With 2011 being celebrated as the 150th anniversary of the beginning of the Civil War, and with the recent release of a new book, Patriotic Envelopes of the Civil War: The Iconography of Union and Confederate Covers by Steven R. Boyd, the subject matter of the Thomas Hale Collection should be of interest to many historians and philatelists. The Thomas Hale Collection of Civil War Patriotic Envelopes is available for study by appointment. Contact the librarian, Charlotte Cushman, at the Peggy Slusser Memorial Philatelic Library, at the Postal History Foundation, 920 North First Avenue, Tucson, AZ 85719. The phone, email addresses, and other information may be found on the Foundation’s website.
Aizenberg, Salo. Postcards from the Holy land: a pictorial history of the Ottoman Era, 1880-1918 (Shaker Heights, OH: Society of Israel Philatelists, 2010): 385 p. : col. ill., maps ; 29 cm.
Beauregard, Gerard de & H. de Gorsse. The stamp king (London: Stanley Gibbons, c2010): v, 119 p. : ill. ; 24 cm. [Call No. HE6184 .L776 B383s 2010]
Bechtold, Gunter, Udo Fleiner, & Rolf Tworek. Gebrauchte Inflationsmarken – echt oder falsch? ([Berlin]: Verein der Deutschlandsammler e.V., INFLA Berlin, c2008): 86 p. : col. ill. ; 21 cm. [Call No. G6081 .I43 I43 no.48]
Burns, Ronald A. A type written transcription of the U.S. Post Office Dept. Stamp Bill Book numbers for the Issue of 1870 Ordinaries, 1870-1879. Part One. The National & Continental Issues (Shelbyville, IN: Ronald A. Burns, [2010?]): 71 p. : ill., facsims. ; 28 cm. [Call No. G3701 .D313 B967t pt.1 2010]
Burns, Ronald A. Selected records from the files of the 3rd Assistant Postmaster General, 1869-1907 [papers on the large Bank Note period of 1870-1890] (Shelbyville, IN: Ronald A. Burns, ): 111 p. : facsims. ; 28 cm. [Call No. HE6340 .B967s 2006]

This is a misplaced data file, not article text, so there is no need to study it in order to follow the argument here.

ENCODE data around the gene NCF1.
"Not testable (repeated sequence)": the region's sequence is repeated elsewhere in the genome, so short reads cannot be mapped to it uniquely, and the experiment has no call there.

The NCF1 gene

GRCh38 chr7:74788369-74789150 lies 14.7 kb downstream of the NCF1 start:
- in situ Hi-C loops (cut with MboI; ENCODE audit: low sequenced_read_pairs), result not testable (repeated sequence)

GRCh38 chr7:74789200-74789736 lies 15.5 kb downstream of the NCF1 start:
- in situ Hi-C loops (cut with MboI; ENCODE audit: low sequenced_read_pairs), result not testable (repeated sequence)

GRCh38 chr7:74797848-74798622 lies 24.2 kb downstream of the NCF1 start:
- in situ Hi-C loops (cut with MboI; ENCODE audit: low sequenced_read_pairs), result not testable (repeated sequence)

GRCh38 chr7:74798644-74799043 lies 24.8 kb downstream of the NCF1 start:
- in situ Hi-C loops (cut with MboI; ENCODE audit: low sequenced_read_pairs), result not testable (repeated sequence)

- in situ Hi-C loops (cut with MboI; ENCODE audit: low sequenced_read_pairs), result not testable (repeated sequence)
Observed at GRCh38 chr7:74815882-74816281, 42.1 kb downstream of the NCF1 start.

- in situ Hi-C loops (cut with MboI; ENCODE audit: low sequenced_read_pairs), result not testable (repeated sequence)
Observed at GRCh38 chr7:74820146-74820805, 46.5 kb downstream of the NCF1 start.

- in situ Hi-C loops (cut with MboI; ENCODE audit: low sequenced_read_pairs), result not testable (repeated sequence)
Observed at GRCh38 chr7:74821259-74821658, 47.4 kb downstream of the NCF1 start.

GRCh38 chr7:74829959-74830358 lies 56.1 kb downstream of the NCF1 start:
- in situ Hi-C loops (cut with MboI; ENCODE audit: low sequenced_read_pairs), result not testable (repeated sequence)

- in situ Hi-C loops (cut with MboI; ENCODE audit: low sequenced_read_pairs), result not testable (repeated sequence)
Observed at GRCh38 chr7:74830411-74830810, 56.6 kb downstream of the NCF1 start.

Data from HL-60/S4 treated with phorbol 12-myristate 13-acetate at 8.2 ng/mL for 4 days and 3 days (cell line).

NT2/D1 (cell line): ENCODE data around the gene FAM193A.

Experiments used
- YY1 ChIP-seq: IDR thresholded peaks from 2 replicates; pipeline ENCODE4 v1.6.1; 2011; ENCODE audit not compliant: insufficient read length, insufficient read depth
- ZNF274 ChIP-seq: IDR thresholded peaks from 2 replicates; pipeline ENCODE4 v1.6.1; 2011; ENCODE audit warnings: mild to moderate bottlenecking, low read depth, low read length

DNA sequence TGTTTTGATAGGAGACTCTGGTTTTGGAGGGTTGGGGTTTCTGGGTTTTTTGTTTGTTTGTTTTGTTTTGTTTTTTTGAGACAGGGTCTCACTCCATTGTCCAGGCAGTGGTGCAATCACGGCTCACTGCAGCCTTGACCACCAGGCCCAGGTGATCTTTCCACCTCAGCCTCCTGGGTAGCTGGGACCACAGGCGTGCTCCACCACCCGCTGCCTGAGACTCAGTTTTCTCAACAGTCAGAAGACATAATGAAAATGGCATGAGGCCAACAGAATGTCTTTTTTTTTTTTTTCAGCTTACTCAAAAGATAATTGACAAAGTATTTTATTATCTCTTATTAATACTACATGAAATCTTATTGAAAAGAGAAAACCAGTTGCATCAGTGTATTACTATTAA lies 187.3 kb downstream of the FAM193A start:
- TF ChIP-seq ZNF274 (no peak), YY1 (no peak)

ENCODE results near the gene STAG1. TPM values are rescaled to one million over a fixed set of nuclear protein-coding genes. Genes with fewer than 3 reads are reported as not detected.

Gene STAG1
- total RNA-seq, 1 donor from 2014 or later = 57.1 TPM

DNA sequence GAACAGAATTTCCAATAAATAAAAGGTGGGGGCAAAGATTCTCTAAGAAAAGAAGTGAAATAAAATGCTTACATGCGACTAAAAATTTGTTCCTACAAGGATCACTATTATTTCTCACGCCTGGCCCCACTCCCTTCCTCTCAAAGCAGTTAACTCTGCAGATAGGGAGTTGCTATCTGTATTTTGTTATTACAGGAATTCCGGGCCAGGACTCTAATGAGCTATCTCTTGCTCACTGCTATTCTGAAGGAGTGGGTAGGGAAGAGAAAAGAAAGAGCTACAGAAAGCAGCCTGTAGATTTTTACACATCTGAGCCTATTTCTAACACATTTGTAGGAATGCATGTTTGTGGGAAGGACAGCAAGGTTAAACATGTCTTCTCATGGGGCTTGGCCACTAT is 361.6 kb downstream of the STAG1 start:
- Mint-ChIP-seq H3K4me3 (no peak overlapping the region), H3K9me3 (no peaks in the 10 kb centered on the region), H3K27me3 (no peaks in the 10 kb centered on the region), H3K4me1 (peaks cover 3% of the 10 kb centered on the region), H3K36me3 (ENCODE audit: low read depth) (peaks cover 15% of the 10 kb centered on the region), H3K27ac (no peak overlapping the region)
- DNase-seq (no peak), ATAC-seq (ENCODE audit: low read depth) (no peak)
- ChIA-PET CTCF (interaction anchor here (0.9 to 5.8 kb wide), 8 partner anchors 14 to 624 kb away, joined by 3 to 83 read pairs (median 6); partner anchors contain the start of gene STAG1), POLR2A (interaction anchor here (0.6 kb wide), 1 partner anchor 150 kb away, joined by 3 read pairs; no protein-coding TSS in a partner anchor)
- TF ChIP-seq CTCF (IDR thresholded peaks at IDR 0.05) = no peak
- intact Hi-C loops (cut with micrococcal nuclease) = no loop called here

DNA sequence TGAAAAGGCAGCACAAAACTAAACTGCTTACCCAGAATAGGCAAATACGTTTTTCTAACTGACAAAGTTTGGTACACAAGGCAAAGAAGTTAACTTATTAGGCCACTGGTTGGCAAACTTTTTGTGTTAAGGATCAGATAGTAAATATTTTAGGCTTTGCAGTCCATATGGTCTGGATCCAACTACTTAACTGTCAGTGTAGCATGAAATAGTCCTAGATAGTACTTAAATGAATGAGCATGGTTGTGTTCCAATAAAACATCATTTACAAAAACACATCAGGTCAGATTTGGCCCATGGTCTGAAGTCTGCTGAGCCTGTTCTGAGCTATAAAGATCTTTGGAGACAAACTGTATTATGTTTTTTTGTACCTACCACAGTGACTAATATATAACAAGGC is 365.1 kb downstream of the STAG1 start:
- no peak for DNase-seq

The Rocky Mountain Philatelic Library (RMPL) celebrated the one year anniversary of its purchase of an adjacent building for expansion on December 4. A press release issued by RMPL looks back over this past year and chronicles many of the library’s accomplishments. Significant strides were made in the renovation of the newly acquired building almost all of which was accomplished by volunteers. Immediately after purchase the additional space was being utilized for a wide variety of philatelic meetings and events. The new space has enabled the library to make its collection of around 10,000 books and 1,100 periodical titles much more accessible. The acquisition of the new building included outside space which has been transformed into an attractive garden area by volunteer help. Besides the many hours worked by volunteers to remodel and update the new building, the RMPL also has initiated an adult education program in affiliation with Denver University titled World History Through Stamps. This is an 8-week program presented by RMPL members, that began in September 2010, and is being repeated for the 2011 Winter and Spring semesters. I reported earlier on the library’s publication of Mexico’s Denver Printing of 1914 by Ron Mitchell. The membership of the library has grown to over 500. The RMPL’s newly revamped website includes more information and photos about the library and its expansion.
When you borrow books from the APRL by mail, you can now return them using Delivery Confirmation instead of the more expensive Signature Confirmation.
We will still ship your books to you using Signature Confirmation, but will now enclose a green Delivery Confirmation form for your return. We will still be able to track return shipments, and can be sure they are delivered back to the library since all packages are received in the APS mailroom.
If your package contains only library books being returned to the APRL, you can use Library Mail or Media Mail.
Imagine spending an entire day’s wages on a postcard. During WWI, some soldiers did just that.
The Canadian War Museum has a collection of embroidered postcards sent by soldiers during WWI. In a new article, the museum’s Research Centre highlights a few Christmas postcards from its collection.
If you are interested in studying postcards, the following book would be a good starting point. It includes library and archives collections as well as a bibliography of books about postcards:
Postcards in the library : invaluable visual resources / Stevens, Norman D. — New York ; London: Haworth Press, c1995. (Book) HE6184 .P839 P857 1995
The APRL has many more books and catalogs to assist the postcard collector. Go to our Online Catalogue and search for “post cards” in the Subject field and “book” to the Record Type field. You can also add a keyword (for example, a country or topic) to the Any Word field to narrow your search.